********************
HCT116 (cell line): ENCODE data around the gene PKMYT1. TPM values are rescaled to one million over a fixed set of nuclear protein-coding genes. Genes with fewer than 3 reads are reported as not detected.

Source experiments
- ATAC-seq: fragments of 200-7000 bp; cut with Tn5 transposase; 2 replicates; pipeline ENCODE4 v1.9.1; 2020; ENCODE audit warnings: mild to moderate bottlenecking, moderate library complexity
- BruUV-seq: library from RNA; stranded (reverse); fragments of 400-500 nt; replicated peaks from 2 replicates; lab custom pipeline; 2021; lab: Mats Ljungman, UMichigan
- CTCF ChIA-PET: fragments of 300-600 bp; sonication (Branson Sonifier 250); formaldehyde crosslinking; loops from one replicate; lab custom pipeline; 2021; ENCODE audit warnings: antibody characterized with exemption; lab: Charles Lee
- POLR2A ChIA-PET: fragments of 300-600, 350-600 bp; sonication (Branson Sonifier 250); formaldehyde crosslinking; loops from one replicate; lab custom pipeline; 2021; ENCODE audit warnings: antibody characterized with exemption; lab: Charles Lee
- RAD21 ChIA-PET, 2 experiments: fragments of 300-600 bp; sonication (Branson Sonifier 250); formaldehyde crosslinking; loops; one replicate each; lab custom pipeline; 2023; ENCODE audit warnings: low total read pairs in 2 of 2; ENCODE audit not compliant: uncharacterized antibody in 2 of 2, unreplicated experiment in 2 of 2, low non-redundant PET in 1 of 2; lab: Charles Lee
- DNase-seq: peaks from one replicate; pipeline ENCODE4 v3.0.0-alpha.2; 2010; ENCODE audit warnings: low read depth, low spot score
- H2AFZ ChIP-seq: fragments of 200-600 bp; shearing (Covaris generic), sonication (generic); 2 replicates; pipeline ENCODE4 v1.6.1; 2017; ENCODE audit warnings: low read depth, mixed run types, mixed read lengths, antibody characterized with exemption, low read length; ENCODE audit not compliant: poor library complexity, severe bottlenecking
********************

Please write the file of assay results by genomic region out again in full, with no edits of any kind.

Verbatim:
HCT116 (cell line): ENCODE data around the gene PKMYT1. TPM values are rescaled to one million over a fixed set of nuclear protein-coding genes. Genes with fewer than 3 reads are reported as not detected.

Source experiments
- ATAC-seq: fragments of 200-7000 bp; cut with Tn5 transposase; 2 replicates; pipeline ENCODE4 v1.9.1; 2020; ENCODE audit warnings: mild to moderate bottlenecking, moderate library complexity
- BruUV-seq: library from RNA; stranded (reverse); fragments of 400-500 nt; replicated peaks from 2 replicates; lab custom pipeline; 2021; lab: Mats Ljungman, UMichigan
- CTCF ChIA-PET: fragments of 300-600 bp; sonication (Branson Sonifier 250); formaldehyde crosslinking; loops from one replicate; lab custom pipeline; 2021; ENCODE audit warnings: antibody characterized with exemption; lab: Charles Lee
- POLR2A ChIA-PET: fragments of 300-600, 350-600 bp; sonication (Branson Sonifier 250); formaldehyde crosslinking; loops from one replicate; lab custom pipeline; 2021; ENCODE audit warnings: antibody characterized with exemption; lab: Charles Lee
- RAD21 ChIA-PET, 2 experiments: fragments of 300-600 bp; sonication (Branson Sonifier 250); formaldehyde crosslinking; loops; one replicate each; lab custom pipeline; 2023; ENCODE audit warnings: low total read pairs in 2 of 2; ENCODE audit not compliant: uncharacterized antibody in 2 of 2, unreplicated experiment in 2 of 2, low non-redundant PET in 1 of 2; lab: Charles Lee
- DNase-seq: peaks from one replicate; pipeline ENCODE4 v3.0.0-alpha.2; 2010; ENCODE audit warnings: low read depth, low spot score
- H2AFZ ChIP-seq: fragments of 200-600 bp; shearing (Covaris generic), sonication (generic); 2 replicates; pipeline ENCODE4 v1.6.1; 2017; ENCODE audit warnings: low read depth, mixed run types, mixed read lengths, antibody characterized with exemption, low read length; ENCODE audit not compliant: poor library complexity, severe bottlenecking